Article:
Nadeshot reveals insane LCS stage inside 100 Thieves' gaming house - Dexerto
League of Legends

Nadeshot reveals insane LCS stage inside 100 Thieves’ gaming house

Published: 23/May/2019 0:00 Updated: 23/May/2019 0:30

by Alan Bernal


100 Thieves CEO Matt ‘League of Legends team an incredible way to reenact the LCS stage.

100 Thieves started their inaugural League of Legends Championship Series season with a stunning run to claim the top spot during the 2018 Spring Split regular season, but have mightily fallen off since.

Never someone to settle, Nadeshot set out to with team sponsor Rocket Mortgage to come up with a way to help their star-studded squad prepare more efficiently for the regular season, resulting in a massive LCS-style stage in the middle of their Los Angeles house.

100 Thieves YouTubeNadeshout couldn’t contain his excitement for revealing the state-of-the-art practice center.

In a May 22 video, the 100T executive was beaming with excitement to reveal a unveil a spectacular platform specifically tailored for their League of Legends team.

“We built out an elevated stage. We have stadium lighting, so that when [the League of Legends team] is sitting at home and they’re practicing every day, and they’re trying to improve as much as they can; this is the same experience that they’re going to have when they’re competing at the LCS studios. ”

The installation came with everything from custom LED lighting along with signs for every role in League of Legends so every player is sitting at their corresponding PC.

(Timestamp at 6:10 for mobile viewers)

With the new stage located mere rooms away from where the players sleep, the team is hopiong it will give the tgeam a unique edge of their competition.

“I think this [stage] is something a lot of teams kind of wish they had,” 100T Head Coach Neil ‘pr0lly’ Hammad said. “Because this is the setup you always wanted as a coach, is to bring your players into that environment when its not that environment.”

100 Thieves history in the LCS

Aside from their roaring start in the LCS, 100T have been slowly dipping since their 3-0 loss to Team Liquid in the 2018 Spring Split finals.

100 Thieves YouTubeA portrait commemorating the high times of 100T League of Legends. Their new stage will hopefully help their team get back to the big stage.

The following split they finished fourth in the league having lost to TSM in a close series for third place.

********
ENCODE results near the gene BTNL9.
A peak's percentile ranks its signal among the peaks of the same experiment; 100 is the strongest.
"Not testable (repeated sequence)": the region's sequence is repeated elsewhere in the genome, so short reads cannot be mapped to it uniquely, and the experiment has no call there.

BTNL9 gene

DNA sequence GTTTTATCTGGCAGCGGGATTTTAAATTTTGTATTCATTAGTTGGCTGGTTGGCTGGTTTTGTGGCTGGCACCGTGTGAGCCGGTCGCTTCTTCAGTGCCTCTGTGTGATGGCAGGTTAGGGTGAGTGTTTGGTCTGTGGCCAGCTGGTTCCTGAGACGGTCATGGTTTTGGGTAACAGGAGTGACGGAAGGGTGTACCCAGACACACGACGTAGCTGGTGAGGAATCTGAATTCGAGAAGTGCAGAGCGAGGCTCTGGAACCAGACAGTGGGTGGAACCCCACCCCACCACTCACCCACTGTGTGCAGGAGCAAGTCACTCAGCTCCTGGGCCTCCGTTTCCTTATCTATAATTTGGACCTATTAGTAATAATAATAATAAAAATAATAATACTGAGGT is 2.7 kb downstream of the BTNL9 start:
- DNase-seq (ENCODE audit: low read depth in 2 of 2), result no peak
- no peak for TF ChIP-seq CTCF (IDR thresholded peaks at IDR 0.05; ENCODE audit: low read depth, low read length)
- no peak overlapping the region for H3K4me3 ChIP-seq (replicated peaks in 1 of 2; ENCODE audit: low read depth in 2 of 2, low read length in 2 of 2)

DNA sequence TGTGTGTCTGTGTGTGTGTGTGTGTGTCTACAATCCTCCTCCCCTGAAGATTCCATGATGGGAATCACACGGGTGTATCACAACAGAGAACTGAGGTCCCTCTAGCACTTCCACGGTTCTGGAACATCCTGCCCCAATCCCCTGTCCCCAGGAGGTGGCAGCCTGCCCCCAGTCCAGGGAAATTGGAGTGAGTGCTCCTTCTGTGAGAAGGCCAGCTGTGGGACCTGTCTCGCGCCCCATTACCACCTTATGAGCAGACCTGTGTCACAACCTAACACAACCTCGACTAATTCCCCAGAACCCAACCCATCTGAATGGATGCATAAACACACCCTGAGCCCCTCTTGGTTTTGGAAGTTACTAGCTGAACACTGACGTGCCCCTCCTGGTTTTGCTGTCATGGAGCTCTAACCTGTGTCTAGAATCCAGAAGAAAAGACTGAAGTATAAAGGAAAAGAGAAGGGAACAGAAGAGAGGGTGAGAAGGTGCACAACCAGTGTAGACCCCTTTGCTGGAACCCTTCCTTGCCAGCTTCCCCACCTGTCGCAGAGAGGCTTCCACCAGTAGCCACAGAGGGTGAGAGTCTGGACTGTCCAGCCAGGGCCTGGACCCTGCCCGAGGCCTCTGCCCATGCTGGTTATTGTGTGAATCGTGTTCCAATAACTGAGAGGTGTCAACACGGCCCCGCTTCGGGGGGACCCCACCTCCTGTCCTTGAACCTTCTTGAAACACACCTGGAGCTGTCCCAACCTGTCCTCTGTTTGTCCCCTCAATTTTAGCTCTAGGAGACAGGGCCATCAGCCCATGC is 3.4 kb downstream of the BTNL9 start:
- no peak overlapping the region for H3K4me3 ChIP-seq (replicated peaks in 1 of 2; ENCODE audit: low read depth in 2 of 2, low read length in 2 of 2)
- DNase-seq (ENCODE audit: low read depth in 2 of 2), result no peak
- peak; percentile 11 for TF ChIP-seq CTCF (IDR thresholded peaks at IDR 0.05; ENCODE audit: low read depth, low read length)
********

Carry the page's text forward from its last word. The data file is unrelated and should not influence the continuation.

Even though they went to Worlds that year they only managed to get two wins during the Group stage, leading to a quick exit from the international event.

Fresh off of a tenth place finish in the 2019 Spring Split, 100T are going to look to bounce back in a big way with the help of their gaming house’s latest renovations.

League of Legends

TSM Spica leaks major changes to LCS 2021 format

Published: 5/Dec/2020 15:40

by Luke Edwards


TSM jungler Mingyi ‘Spica’ Lu appeared to leak major changes to the format of the LCS 2021 season on his livestream. With LCS bosses keen to rejuvenate the competition, the future of the Spring Split could be down the drain.

Since 2015, the LCS season has been defined by two splits: spring and summer. Each split has a double round-robin, where every team plays each other twice, and the top 6 go through to a play-off series. Simple.

However, major changes to the LCS structure have been rumored to be in the works. Travis Gafford reported LCS powers were considering binning off the spring split altogether, with the season being changed instead to one long split.

The format would mean every team would play a total of 45 regular-season games, up by nine from the current amount of 36. There would also be a small play-off tournament midway through to determine the region’s representatives at the Mid-Season Invitational.

Riot Games
After a huge shake-up in rosters, including Cloud9’s signing of Perkz from G2, could the next major change be the format?

TSM Spica leaks changes to LCS 2021 format

Live on stream, Spica appeared to suggest the rumored changes to the LCS format were indeed true. He said:

“There’s 45 games next split and I’ll probably be on Jarvan all 45 games.”

TSM’s ex-coach Parth seemed to back up Spica, as he wrote in Twitch chat: “spring = 18 games, summer = 27 games.”

Spica then lightly suggested there might be some bad consequences for Parth, as he joked: “Yo Parth, you can’t leak, man. You know, I might need to take you on a walk.”

Spica’s suggestion of there being 45 games “next split”, partially backed up by Parth, means Gafford’s sources are likely spot on.

Colin Young-Wolff for Riot Games
Despite winning the LCS 2020 Spring Split, Cloud9 failed to qualify for Worlds.

The changes to the format come as little surprise. When the original Worlds Qualification system – where teams could earn ‘circuit points’ in spring to boost their chances of qualifying – was scrapped, Spring Split became redundant for anyone bar the winner.

This was punctuated by the 2020 Spring champions Cloud9 ultimately failing to reach Worlds. Making the LCS a streamlined, season-long affair would mean teams would be judged on their achievements across the year, rather than just over a few months.

Whether the other rumoured changes, such as the mid-season play-off for MSI, a reduced academy season, and a pre-season tournament, will also materialize remains to be seen.

Regardless, the merging of the spring and summer splits would be one of the biggest shakeups in the history of the LCS.